Kingsley Egbuonu is well known in these parts as the author of the marathon A to Z series of visits to official national IP websites around the Continent, but he is a man of many parts. Here's a thoughtful and provocative piece from him which this blog is delighted to host:
"The UK v USA: who is better at IP Technical Assistance (TA) to African countries?Do let us have your comments!
Promoting and improving IP regimes globally – especially in the developing world -- is often seen as exclusive to the World Intellectual Property Organization (WIPO). In the African continent, the role of ARIPO and OAPI should not be underestimated or neglected. Nevertheless, do individual countries in the developed world have a complementary role to play in helping to establish a sound-- as well as beneficial -- IP regime in Africa? If so, should this be an active or a passive role?
This curiosity arose from the IPKat's piece (here) that the UK House of Commons' All-Party Intellectual Property Group (UKAPIPG) has announced an inquiry into the role of Government in protecting and promoting intellectual property at home and abroad. One of the questions (Number 5) posed by this inquiry is as follows: “….how should the UK government coordinate its policy at an international level and what should it do to promote IP abroad to encourage economic growth? Do you have examples of good and poor practice in this area?”
Well, the UKAPIPG might consider emulating the Commercial Law Department Programme (CLDP), a division of the U.S. Department of Commerce that helps achieve U.S. foreign policy goals in developing and post-conflict countries through commercial legal reforms. The CLDP has six areas of expertise, one of which is IP. Based on the information on its website, CLDP’s main TA in Sub-Saharan Africa is in IP system development.
Commercial and legal connections and most recent UK effort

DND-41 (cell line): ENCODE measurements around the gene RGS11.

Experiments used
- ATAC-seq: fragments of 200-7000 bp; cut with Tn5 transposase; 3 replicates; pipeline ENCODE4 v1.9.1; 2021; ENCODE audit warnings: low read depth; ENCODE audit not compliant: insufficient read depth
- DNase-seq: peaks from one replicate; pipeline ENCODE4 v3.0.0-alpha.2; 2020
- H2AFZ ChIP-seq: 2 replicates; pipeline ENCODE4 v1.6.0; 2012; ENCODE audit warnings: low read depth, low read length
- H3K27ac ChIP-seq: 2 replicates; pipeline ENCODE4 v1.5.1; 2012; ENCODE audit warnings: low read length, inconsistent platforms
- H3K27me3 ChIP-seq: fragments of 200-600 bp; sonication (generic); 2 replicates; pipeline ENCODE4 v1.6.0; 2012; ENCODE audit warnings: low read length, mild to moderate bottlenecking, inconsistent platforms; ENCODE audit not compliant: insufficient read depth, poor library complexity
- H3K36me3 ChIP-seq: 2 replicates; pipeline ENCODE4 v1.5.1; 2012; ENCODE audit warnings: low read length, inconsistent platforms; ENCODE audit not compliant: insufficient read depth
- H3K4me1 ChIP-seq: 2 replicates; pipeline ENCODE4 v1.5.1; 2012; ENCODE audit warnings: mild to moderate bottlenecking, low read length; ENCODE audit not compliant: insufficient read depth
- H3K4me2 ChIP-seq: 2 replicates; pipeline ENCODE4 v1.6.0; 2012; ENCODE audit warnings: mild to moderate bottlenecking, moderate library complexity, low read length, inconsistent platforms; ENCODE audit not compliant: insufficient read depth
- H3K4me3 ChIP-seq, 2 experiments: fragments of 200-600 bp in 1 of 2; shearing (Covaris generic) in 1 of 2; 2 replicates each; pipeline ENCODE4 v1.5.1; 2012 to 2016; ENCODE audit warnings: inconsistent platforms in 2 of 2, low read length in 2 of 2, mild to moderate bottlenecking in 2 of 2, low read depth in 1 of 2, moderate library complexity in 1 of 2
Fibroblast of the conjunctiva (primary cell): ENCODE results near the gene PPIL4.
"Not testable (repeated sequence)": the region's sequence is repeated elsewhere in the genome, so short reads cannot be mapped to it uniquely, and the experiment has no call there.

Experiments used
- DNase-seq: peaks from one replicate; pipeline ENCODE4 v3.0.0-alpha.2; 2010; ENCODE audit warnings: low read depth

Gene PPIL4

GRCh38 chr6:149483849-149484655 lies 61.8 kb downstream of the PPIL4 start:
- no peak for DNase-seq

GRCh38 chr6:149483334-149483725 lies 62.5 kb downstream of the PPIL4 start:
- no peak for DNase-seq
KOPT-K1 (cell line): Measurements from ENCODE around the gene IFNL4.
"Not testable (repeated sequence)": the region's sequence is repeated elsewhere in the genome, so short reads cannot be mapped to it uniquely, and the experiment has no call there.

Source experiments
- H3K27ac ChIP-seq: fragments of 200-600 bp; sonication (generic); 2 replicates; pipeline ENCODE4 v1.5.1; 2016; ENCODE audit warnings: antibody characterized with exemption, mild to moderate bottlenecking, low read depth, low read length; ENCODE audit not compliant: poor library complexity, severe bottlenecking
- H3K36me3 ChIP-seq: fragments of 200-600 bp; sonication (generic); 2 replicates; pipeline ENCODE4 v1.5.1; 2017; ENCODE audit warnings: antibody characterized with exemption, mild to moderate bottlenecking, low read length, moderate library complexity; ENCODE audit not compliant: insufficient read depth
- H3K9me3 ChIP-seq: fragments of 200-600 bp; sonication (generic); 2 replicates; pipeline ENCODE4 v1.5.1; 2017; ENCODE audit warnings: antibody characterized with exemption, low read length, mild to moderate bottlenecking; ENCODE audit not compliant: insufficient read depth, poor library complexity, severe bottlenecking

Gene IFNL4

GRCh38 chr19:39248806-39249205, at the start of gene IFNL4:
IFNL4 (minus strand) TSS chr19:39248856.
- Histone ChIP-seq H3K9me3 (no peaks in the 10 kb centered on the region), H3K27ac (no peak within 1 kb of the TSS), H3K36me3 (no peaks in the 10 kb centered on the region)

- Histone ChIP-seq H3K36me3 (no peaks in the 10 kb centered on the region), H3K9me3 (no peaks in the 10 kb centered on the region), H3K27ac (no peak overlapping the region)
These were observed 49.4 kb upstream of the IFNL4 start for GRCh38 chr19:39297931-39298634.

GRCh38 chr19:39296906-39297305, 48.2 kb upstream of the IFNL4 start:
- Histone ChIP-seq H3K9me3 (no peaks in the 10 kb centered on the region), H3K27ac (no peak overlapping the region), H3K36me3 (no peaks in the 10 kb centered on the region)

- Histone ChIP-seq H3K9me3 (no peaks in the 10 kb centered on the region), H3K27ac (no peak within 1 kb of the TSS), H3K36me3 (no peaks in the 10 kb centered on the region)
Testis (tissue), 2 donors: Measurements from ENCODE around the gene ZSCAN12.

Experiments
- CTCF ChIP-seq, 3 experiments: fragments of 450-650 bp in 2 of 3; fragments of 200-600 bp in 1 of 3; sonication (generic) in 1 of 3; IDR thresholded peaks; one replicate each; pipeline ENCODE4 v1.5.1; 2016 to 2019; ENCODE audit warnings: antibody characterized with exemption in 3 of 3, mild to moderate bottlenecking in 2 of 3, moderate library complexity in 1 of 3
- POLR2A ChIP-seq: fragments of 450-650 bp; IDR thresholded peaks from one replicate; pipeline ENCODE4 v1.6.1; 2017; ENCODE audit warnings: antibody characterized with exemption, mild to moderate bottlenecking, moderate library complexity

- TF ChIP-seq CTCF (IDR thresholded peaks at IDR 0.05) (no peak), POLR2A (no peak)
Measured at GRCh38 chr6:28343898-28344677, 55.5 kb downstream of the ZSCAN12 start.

Afro-IP discovered last year that over half of the Community trade marks owned by companies based in Africa were filed on their behalf by IP firms here in the UK.
With the historical and present connections between Europe and Africa, it is not difficult to also find countries in both continents sharing similar legal or judicial systems (and Afro-IP can think of at least two African countries whose current IP legislation still mirrors - or until recently, used to mirror-- repealed IP legislation in the UK, in particular, the Trade Marks Act 1938). Surely this compatibility should make it easier for the UK to be at the forefront of IP technical assistance to these countries –- most of which are part of the Commonwealth.
But to be fair, the UK may well have a claim that as an EU member state, it already contributes to various TA programmes with IP/commercial law content to African countries (here and here). Perhaps most of the UK’s individual efforts go unnoticed; even so, Afro-IP reported this initiative -- albeit with questions.
Afro-IP’s current country-by-country tour in search of official websites for IP offices in Africa has so far highlighted a desperate need for ICT improvement. Perhaps, this is where the UK government should start with as the evidence is abundantly clear. It may well be that lack of funds is not at issue for some of these countries and all that may be required from the UK government is a gentle diplomatic nudge to the relevant government personnel -in some of the countries seen so far on the tour- saying: “this is 2012 and a website is long overdue.”
The UK is already losing out to others in emerging markets in Africa and should not be complacent or risk alienating itself further. As economies in Africa continue to grow the UK government need not be told that a reliable and conducive commercial environment – based on respect and protection of all forms of property-- is equally important for those high-end goods and services that it intends to export. However, to avoid hysteria, the caveat should be that any TA or IP promotion project by the UK should be approached with a “non-zero sum” mindset with a view of assisting African countries – including at international level- to effectively utilise IP and recognisable sui generis rights for their own development and to their comparative advantage.
Pardoning my digression, readers’ comments are welcomed to the following questions:
(a) Should developed countries be promoting IP abroad?
(b) For the sake of argument and politics, is it better for the BRICS to assist Africa in IP development?
(c) Do you think that African countries need TA in IP from developed countries?
(d) If so, how should the UK deliver this – through ARIPO, OAPI or on a country-by-country basis? and
(e) Which are the critical areas for TA?
For a study analysing the impact of the UK’s IP technical assistance see here
For CLDP’s upcoming IP workshops in Africa see here, here, here, here and here.
For luxury brands targeting Africa see here
For the next consumer market see here
There are well-respected and suitably qualified IP practitioners in Africa (see here) and a firm based in an African country made the shortlist for the Intellectual Property Magazine Awards 2011".